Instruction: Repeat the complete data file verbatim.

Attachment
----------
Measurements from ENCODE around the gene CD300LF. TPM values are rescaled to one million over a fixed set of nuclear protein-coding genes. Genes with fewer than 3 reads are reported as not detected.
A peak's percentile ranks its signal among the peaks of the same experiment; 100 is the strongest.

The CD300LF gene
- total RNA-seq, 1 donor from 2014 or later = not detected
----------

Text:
Measurements from ENCODE around the gene CD300LF. TPM values are rescaled to one million over a fixed set of nuclear protein-coding genes. Genes with fewer than 3 reads are reported as not detected.
A peak's percentile ranks its signal among the peaks of the same experiment; 100 is the strongest.

The CD300LF gene
- total RNA-seq, 1 donor from 2014 or later = not detected